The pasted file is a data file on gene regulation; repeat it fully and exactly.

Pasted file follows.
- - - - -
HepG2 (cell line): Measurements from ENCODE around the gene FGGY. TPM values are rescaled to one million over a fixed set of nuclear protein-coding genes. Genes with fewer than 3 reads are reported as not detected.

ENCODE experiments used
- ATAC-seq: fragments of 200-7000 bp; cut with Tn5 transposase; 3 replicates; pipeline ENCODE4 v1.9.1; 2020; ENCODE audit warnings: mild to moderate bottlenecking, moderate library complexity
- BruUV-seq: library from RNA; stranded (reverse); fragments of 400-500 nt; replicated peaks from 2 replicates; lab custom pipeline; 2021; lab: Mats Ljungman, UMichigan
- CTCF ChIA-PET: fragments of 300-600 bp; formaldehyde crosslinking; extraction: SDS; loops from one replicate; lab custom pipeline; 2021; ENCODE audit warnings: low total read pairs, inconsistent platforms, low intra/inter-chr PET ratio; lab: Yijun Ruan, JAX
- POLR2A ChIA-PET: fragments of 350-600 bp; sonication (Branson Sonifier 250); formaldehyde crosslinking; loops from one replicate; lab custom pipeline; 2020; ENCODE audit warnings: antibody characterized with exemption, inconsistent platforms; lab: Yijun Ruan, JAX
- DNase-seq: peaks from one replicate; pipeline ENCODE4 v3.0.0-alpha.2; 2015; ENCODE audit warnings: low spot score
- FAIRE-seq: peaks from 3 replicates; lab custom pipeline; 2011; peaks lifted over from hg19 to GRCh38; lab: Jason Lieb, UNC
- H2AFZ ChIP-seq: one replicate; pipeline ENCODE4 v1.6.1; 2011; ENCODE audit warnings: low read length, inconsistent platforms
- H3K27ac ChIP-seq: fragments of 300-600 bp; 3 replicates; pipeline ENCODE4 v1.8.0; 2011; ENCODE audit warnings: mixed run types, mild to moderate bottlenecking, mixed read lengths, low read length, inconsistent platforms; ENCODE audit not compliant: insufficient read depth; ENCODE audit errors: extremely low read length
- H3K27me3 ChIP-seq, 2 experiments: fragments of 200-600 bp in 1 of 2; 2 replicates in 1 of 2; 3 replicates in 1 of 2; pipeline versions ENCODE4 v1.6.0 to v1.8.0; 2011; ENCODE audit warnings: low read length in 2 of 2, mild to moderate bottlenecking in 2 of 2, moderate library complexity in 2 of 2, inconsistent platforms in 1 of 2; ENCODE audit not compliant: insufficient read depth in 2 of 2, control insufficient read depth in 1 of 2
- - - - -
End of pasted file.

HepG2 (cell line): Measurements from ENCODE around the gene FGGY. TPM values are rescaled to one million over a fixed set of nuclear protein-coding genes. Genes with fewer than 3 reads are reported as not detected.

ENCODE experiments used
- ATAC-seq: fragments of 200-7000 bp; cut with Tn5 transposase; 3 replicates; pipeline ENCODE4 v1.9.1; 2020; ENCODE audit warnings: mild to moderate bottlenecking, moderate library complexity
- BruUV-seq: library from RNA; stranded (reverse); fragments of 400-500 nt; replicated peaks from 2 replicates; lab custom pipeline; 2021; lab: Mats Ljungman, UMichigan
- CTCF ChIA-PET: fragments of 300-600 bp; formaldehyde crosslinking; extraction: SDS; loops from one replicate; lab custom pipeline; 2021; ENCODE audit warnings: low total read pairs, inconsistent platforms, low intra/inter-chr PET ratio; lab: Yijun Ruan, JAX
- POLR2A ChIA-PET: fragments of 350-600 bp; sonication (Branson Sonifier 250); formaldehyde crosslinking; loops from one replicate; lab custom pipeline; 2020; ENCODE audit warnings: antibody characterized with exemption, inconsistent platforms; lab: Yijun Ruan, JAX
- DNase-seq: peaks from one replicate; pipeline ENCODE4 v3.0.0-alpha.2; 2015; ENCODE audit warnings: low spot score
- FAIRE-seq: peaks from 3 replicates; lab custom pipeline; 2011; peaks lifted over from hg19 to GRCh38; lab: Jason Lieb, UNC
- H2AFZ ChIP-seq: one replicate; pipeline ENCODE4 v1.6.1; 2011; ENCODE audit warnings: low read length, inconsistent platforms
- H3K27ac ChIP-seq: fragments of 300-600 bp; 3 replicates; pipeline ENCODE4 v1.8.0; 2011; ENCODE audit warnings: mixed run types, mild to moderate bottlenecking, mixed read lengths, low read length, inconsistent platforms; ENCODE audit not compliant: insufficient read depth; ENCODE audit errors: extremely low read length
- H3K27me3 ChIP-seq, 2 experiments: fragments of 200-600 bp in 1 of 2; 2 replicates in 1 of 2; 3 replicates in 1 of 2; pipeline versions ENCODE4 v1.6.0 to v1.8.0; 2011; ENCODE audit warnings: low read length in 2 of 2, mild to moderate bottlenecking in 2 of 2, moderate library complexity in 2 of 2, inconsistent platforms in 1 of 2; ENCODE audit not compliant: insufficient read depth in 2 of 2, control insufficient read depth in 1 of 2